ESPN's Adrian Wojnarowski reported Denver's decision to keep the veteran power forward on Saturday.
Millsap is due to make $30 million in the final season of a three-year, $90 million contract he signed in July 2017.
Wojnarowski previously reported the Nuggets were trying to sign Millsap to a new deal with a lower average salary but added they felt comfortable bringing him back next season at $30 million if they had to:
It wasn't entirely clear if the Nuggets were going to bring back the four-time All-Star. He remained an efficient player, averaging 12.6 points on 48.4 percent shooting and grabbed 7.2 rebounds per game last season, but his overall performance has been on the decline.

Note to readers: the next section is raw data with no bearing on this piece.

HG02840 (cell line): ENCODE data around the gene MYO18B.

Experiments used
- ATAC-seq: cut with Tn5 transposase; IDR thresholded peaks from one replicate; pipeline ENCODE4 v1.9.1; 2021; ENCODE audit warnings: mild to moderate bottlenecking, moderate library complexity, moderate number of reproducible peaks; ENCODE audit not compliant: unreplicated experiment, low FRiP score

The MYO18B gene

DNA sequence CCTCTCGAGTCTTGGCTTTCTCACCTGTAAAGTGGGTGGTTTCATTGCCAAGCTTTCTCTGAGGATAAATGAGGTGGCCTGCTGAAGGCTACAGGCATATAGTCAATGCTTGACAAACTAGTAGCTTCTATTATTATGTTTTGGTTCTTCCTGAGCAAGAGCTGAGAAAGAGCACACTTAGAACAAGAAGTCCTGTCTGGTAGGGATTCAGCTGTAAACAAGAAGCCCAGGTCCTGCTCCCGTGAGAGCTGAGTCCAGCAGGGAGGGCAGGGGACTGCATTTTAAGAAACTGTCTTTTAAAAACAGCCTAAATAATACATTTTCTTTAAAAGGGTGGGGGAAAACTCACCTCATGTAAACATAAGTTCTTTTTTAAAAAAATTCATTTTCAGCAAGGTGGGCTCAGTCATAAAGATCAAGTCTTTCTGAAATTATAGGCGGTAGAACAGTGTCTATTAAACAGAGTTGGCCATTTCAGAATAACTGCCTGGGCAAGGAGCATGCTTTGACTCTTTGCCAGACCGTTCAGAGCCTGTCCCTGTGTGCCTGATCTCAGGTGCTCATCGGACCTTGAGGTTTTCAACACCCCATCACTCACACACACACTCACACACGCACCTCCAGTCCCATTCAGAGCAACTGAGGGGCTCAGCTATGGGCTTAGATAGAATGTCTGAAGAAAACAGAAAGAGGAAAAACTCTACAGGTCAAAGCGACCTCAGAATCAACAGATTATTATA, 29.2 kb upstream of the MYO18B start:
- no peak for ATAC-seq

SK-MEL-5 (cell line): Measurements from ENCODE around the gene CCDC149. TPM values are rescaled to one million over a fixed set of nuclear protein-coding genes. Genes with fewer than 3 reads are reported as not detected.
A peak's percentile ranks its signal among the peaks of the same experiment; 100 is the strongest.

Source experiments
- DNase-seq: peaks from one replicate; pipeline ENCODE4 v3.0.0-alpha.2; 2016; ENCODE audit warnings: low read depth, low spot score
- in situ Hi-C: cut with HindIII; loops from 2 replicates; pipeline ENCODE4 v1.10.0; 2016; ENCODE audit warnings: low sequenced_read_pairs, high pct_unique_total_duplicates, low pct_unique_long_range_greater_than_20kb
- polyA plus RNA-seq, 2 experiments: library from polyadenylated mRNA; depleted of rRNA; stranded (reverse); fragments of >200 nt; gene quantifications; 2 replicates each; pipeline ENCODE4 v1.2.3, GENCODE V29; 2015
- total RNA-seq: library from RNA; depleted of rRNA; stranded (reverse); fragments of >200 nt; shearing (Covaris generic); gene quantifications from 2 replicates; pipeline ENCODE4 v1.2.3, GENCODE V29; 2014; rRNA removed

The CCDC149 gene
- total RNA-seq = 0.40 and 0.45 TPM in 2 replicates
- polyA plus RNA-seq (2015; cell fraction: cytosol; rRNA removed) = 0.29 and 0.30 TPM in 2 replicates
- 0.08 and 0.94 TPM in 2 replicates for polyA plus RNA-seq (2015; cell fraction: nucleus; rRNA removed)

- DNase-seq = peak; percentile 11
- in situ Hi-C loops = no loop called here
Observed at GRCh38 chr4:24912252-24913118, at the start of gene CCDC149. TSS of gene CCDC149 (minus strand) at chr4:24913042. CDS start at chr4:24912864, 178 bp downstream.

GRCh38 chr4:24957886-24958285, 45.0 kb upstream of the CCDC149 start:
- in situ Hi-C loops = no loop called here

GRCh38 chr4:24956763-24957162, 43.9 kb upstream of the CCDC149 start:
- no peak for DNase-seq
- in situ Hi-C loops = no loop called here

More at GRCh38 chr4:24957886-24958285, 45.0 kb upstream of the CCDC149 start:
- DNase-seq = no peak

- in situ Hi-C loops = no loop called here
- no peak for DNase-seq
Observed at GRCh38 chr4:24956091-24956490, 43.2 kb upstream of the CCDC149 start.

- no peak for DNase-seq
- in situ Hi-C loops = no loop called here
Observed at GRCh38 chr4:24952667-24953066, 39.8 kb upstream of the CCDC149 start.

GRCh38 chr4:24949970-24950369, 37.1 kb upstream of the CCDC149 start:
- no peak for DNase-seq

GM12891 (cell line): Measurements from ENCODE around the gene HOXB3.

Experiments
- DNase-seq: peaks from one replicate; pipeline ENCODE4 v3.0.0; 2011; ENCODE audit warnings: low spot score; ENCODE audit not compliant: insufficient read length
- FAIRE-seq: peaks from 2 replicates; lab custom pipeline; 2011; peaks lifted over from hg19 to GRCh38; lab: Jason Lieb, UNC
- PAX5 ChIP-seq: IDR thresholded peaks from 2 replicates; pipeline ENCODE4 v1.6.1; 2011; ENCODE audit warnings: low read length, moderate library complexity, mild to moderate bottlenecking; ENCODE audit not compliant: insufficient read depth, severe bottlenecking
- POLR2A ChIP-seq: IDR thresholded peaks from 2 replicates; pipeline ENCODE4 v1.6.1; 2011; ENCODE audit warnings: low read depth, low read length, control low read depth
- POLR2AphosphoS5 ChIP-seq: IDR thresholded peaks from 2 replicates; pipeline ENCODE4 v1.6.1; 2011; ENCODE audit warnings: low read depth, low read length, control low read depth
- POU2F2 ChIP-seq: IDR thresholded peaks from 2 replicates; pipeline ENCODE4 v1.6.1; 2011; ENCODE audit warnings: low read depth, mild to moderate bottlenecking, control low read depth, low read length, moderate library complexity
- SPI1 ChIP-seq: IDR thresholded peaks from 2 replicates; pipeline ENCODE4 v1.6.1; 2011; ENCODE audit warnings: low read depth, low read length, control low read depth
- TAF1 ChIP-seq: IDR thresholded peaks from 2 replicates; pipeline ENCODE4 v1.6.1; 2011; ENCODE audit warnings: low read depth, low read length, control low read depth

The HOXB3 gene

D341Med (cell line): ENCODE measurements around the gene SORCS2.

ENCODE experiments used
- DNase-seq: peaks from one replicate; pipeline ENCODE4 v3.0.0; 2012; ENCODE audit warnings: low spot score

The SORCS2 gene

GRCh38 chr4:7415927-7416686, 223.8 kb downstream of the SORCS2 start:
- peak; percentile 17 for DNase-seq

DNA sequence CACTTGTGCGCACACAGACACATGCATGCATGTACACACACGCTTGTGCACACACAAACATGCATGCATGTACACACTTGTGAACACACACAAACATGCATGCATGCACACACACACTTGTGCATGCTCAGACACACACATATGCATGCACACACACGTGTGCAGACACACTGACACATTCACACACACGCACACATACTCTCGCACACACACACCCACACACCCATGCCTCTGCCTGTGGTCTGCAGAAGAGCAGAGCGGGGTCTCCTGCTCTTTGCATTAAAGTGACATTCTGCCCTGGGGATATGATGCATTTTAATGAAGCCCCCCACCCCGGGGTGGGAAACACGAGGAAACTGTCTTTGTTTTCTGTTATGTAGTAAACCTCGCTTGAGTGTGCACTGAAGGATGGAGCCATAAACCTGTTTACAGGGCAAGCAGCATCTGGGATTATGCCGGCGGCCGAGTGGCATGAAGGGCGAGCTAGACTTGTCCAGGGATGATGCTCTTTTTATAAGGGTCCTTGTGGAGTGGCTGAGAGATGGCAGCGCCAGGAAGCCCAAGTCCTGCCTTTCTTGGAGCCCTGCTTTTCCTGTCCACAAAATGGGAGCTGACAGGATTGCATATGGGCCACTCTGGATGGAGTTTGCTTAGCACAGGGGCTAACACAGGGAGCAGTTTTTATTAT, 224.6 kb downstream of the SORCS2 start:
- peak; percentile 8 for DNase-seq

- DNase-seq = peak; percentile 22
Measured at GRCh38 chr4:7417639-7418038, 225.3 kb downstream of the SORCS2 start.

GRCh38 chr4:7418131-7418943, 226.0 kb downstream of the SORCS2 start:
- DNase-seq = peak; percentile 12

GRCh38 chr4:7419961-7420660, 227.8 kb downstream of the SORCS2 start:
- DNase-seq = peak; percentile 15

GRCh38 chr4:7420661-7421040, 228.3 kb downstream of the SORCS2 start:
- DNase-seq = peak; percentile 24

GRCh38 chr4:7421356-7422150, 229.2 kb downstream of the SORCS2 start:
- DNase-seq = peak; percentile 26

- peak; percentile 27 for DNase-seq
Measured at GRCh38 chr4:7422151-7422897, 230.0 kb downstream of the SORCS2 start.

Millsap's scoring average was his worst since 2009-10 (11.6 per game) and his 27.1 minutes per contest were his fewest since his second season in 2007-08 (20.8).
Denver already had $90.6 million in guaranteed money owed to players next season before deciding on the 34-year-old's option, per Spotrac. His salary pushes them over the cap, but they are still about $12 million under the luxury-tax threshold.
Even though Millsap's salary likely limits what the Nuggets can do in free agency, there aren't a lot of changes the team needed to make this offseason. Denver is coming off a 54-win season and its first Southwest Division title since 2009-10, and Nikola Jokic established himself as a superstar and potential MVP candidate last year.
Millsap is an expensive role player, but he's only going to cost the Nuggets a lot of money for one season and is already a strong fit in head coach Michael Malone's system.